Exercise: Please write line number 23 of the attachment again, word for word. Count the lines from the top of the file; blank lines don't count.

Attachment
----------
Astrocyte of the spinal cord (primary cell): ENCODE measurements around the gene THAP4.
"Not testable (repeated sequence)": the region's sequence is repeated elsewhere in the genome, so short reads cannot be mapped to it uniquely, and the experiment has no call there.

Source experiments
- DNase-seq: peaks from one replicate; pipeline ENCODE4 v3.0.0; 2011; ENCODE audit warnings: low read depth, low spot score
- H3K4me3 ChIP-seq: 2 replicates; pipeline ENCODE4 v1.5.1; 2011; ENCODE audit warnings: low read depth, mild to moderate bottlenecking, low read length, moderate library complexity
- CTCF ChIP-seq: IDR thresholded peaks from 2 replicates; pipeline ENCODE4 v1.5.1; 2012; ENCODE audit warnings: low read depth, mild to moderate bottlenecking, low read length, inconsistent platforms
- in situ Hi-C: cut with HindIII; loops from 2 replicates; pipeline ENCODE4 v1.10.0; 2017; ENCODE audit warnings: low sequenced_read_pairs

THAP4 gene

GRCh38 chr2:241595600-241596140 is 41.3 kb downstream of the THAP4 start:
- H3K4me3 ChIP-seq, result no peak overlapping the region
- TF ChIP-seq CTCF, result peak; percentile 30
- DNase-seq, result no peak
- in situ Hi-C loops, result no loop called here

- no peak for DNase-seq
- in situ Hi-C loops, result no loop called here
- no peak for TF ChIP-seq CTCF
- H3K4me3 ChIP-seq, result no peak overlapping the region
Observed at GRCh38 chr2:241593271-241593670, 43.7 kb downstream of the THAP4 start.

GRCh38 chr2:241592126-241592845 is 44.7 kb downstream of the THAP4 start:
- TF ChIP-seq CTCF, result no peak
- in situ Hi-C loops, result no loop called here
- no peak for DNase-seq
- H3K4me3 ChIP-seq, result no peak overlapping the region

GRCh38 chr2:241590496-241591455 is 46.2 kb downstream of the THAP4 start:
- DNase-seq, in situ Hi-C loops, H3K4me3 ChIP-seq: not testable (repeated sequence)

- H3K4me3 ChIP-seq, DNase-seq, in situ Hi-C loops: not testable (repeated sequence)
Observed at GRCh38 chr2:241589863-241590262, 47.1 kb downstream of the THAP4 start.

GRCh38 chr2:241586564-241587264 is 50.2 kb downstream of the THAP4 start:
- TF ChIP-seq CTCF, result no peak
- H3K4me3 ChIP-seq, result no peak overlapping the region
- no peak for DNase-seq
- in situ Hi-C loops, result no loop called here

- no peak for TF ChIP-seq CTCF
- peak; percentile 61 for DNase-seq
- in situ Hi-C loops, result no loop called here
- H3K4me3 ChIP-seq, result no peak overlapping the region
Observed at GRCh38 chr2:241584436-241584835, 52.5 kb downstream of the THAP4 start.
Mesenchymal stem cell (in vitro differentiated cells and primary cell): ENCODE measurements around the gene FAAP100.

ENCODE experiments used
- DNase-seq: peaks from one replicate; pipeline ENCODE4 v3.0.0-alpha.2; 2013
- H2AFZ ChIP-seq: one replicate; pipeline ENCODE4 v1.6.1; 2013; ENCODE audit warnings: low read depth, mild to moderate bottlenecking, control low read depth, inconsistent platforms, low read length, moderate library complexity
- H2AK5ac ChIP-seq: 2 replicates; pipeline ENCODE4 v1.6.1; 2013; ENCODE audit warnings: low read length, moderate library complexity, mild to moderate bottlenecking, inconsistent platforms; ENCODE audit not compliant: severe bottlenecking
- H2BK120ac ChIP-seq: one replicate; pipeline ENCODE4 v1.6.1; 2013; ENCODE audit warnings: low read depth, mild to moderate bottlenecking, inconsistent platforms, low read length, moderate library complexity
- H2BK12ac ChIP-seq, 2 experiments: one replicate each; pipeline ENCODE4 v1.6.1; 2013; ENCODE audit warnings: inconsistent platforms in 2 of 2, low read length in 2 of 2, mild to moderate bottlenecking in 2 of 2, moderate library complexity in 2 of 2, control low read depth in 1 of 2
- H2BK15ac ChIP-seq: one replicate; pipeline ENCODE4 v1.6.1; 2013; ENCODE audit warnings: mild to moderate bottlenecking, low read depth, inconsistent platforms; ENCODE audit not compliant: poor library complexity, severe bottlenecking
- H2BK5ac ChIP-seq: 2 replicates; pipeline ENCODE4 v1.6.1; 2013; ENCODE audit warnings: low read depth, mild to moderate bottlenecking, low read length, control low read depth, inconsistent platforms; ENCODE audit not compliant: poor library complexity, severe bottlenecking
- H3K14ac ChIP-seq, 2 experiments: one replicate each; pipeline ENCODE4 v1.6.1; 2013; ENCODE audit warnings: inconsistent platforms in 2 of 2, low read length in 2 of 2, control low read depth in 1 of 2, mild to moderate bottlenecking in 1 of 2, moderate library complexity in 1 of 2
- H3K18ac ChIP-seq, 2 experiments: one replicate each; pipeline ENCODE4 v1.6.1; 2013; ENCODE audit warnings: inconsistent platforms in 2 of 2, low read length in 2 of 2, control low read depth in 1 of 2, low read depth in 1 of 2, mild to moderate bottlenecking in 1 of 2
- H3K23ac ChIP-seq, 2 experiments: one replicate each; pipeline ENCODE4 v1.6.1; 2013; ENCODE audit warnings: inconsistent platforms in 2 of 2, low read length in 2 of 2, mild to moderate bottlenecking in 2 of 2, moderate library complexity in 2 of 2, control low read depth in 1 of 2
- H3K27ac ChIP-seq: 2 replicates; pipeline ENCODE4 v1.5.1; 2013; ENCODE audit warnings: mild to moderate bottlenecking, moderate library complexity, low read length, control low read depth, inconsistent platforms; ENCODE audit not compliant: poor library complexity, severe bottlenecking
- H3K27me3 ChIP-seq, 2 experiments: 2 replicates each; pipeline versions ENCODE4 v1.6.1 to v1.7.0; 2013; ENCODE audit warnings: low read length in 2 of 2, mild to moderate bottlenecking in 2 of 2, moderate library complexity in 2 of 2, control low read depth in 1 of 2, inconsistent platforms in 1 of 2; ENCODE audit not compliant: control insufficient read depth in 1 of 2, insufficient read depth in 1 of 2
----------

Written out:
- H3K4me3 ChIP-seq, result no peak overlapping the region